The approach takes advantage of naturally occurring bacterial protein-RNA systems that use the RNA component to recognize viral DNA sequences and the enzyme Cas9 to cut the DNA. By adding new RNA sequences; specific DNA sequences can now be targeted for cutting. The result is a tool whose application could extend to new therapies for diseases such as Huntingtons disease, which appears to be caused by a single abnormal gene.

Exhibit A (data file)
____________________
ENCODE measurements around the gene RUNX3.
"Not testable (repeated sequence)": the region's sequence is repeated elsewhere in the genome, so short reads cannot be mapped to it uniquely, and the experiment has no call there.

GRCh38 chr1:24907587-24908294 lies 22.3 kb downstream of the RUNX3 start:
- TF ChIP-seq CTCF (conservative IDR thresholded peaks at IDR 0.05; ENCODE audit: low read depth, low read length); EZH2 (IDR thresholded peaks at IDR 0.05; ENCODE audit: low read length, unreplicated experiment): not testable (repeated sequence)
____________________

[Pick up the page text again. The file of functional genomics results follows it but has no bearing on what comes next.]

|Single striatal neuron (yellow) transfected with nuclear inclusion (orange) mHtt, other neurons in background (blue), from press release , Attribution 'Dr. Steven Finkbeiner, Gladstone Institute of Neurological Disease, The Taube-Koret Center for Huntington's Disease Research, and the University of California San Francisco'|